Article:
A new page on the Onefold Blog details the event in context. Beginning with Paul’s conversion to the faith, the article walks the reader through the context laid out by Luke and adds historical insight. It follows Paul and Peter along different paths and demonstrates that they, and the other apostles and elders, had been of the same understanding regarding Gentiles for nearly twenty years prior to the meeting in Jerusalem. It examines the underlying issue in the Jerusalem church that grew like a cancer and eventually culminated in the largest controversy of the apostolic church.
To read the article, click here, or navigate through the menu above.
September 29, 2015
I was recently made aware of a website called, Called to Communion,” in particular to an article written by a gentleman named, Tim Troutman. The article is titled, “The Church Fathers on Transubstantiation.” Mr. Troutman’s objective was to prove that the early church fathers affirm a change in substance of the elements of the Eucharist into the body, blood, soul, and divinity of Jesus, though admitting that it is not expressly stated in any patristic source.
In his introduction he points to a type of evidence which he states is a “simple identification of the consecrated species with the Body and Blood of Jesus Christ.” He goes on to explain, “Because unconsecrated bread is not called the Body, and consecrated is called the Body, this directly implies a belief that a supernatural change has taken place at the point of consecration.” It seems much could be implied from approaching the early church works from this viewpoint. I would say it implies that they referred to it as the Lord’s body and blood simply because the Lord Himself did, and for no other reason than that. In fact, we will see from the first quote used by Mr. Troutman, that this is exactly what we find. But Mr. Troutman’s first claim is the most important; the claim that the early church fathers affirmed a change in the elements. Read the rest of this entry »
January 9, 2014
I was asked by a Catholic visitor to listen to a series of audio recordings of a catholic apologist making the case for the authority of the Catholic pope. I agreed to listen to the first one and told him I would give my response in a new post. The audio can be found here, and my response below.
Okay, so I listed to the first audio file and I was immediately taken back to the time I went through S.E.R.E. training in the Navy. S.E.A.R. stands for Survival Evasion Resistance and Escape. I spent a week in the woods of Maine, in November, learning to survive and evade hostile enemy forces. I spent the last three days of the course as a P.O.W. The first night of P.O.W. experience I was blindfolded and lead to a facility where I was placed in a small cell and forced to sit all night in a particular position that quickly became uncomfortable. They checked on me regularly to make sure I didn’t move from that position. While I sat there, severely sleep deprived, they played propaganda recordings throughout the entire night that continually told of American bombs hitting hospitals and civilian communities. Intertwined with that were several assertions about the American forces that were purely fabricated. And there was evidence reported by them that was taken out of context in order to make their cause appear justified.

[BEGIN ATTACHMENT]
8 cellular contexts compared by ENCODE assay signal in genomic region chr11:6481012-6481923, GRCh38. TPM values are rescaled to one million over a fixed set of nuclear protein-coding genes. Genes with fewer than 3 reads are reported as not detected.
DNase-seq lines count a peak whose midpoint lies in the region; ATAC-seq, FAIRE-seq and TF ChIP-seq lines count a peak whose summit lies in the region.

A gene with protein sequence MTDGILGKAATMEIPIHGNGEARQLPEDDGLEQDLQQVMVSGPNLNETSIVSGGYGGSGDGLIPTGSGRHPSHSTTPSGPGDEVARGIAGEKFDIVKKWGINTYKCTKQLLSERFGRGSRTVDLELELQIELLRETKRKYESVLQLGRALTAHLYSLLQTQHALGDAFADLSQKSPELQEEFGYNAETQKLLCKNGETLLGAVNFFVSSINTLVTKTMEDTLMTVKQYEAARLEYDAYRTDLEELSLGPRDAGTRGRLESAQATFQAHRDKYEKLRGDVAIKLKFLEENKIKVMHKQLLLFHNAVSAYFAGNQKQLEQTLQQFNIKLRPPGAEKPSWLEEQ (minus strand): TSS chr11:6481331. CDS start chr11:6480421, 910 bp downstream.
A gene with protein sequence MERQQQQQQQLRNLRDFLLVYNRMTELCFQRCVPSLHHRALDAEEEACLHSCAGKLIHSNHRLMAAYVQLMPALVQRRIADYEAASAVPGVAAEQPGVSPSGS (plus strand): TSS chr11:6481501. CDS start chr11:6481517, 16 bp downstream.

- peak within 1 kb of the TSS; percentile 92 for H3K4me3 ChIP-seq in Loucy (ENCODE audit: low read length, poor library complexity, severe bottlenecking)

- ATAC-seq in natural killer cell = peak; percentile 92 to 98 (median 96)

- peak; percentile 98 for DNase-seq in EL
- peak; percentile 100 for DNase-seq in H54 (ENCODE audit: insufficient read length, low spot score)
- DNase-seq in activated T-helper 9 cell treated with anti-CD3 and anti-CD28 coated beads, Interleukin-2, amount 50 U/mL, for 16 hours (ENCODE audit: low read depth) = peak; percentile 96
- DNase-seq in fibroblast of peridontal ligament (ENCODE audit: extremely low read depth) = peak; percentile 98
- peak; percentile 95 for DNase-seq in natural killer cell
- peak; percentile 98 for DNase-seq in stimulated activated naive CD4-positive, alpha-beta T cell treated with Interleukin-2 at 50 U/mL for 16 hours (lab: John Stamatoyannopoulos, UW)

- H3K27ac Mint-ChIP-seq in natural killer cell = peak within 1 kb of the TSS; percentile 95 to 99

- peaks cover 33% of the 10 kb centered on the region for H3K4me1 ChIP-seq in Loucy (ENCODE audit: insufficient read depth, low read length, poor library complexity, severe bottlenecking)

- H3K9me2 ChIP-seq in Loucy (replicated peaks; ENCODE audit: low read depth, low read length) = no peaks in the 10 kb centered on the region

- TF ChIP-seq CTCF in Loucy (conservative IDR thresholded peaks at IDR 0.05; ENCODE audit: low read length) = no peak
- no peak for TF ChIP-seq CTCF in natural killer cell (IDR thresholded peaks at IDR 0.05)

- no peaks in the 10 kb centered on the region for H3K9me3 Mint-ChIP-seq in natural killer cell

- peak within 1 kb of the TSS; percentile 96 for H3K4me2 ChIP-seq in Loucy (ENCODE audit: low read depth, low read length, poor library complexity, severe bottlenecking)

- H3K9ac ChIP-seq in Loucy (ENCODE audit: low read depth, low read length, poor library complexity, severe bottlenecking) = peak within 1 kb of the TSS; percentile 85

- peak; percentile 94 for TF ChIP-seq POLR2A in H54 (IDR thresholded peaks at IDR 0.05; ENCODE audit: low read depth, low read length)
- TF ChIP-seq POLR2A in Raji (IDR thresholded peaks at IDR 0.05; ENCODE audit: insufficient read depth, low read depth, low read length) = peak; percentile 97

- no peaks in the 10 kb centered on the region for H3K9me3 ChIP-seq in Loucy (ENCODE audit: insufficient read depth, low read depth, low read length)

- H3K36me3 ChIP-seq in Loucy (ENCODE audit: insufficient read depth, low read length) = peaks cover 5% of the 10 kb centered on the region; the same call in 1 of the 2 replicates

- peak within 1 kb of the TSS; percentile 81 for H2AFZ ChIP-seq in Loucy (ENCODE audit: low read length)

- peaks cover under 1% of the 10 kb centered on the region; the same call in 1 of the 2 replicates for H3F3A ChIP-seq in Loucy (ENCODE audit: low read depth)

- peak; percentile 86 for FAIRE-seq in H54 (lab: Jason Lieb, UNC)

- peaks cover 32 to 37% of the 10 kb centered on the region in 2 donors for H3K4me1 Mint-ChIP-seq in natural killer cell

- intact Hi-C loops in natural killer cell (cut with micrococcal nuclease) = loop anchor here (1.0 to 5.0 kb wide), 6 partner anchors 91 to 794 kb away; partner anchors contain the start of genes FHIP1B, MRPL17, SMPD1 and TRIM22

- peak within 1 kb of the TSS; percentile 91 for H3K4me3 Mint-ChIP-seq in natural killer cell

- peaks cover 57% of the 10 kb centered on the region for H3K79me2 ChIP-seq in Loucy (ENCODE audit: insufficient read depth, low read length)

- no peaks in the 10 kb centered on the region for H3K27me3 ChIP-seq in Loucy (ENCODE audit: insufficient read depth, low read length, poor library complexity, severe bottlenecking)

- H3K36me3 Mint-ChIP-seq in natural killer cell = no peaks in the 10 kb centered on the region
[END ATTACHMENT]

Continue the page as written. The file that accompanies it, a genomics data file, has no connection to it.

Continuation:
Although I was sitting comfortably on my couch as I listened to that Catholic apologist on the audio, it felt almost as uncomfortable as that nigh in the cell. Before listening to the audio I predicted that it would be pure propaganda and I was right. The reason I knew this is because I am quite familiar with Catholic indoctrination and I know what things they are going to point to in Scripture and history and, more importantly, what things they will leave out. Read the rest of this entry »
December 28, 2010
Preeminent – the word garners attention whenever it is used, suggesting to the reader or hearer that something or someone is held in the highest regard. And when the word is used by a respected early church father with regard to the church, its meaning demands attention. And when the word is used in connection to a specific church, the church in Rome, attention it will get. Such is the case regarding a certain passage from the works of a beloved second century bishop named, Irenaeus.
Any Roman Catholic that has heard of Irenaeus will tell you that in his works against heresies, he explicitly referred to the church in Rome as being preeminent. “For it is a matter of necessity that every Church should agree with this Church [the church in Rome], on account of its pre- eminent authority.” For Roman Catholics, this statement is proof positive that the second century church regarded the church in Rome as preeminent to all the others. The problem for Roman Catholics, however, is that the “proof” falls apart when the quote is reunited with its context. Read the rest of this entry »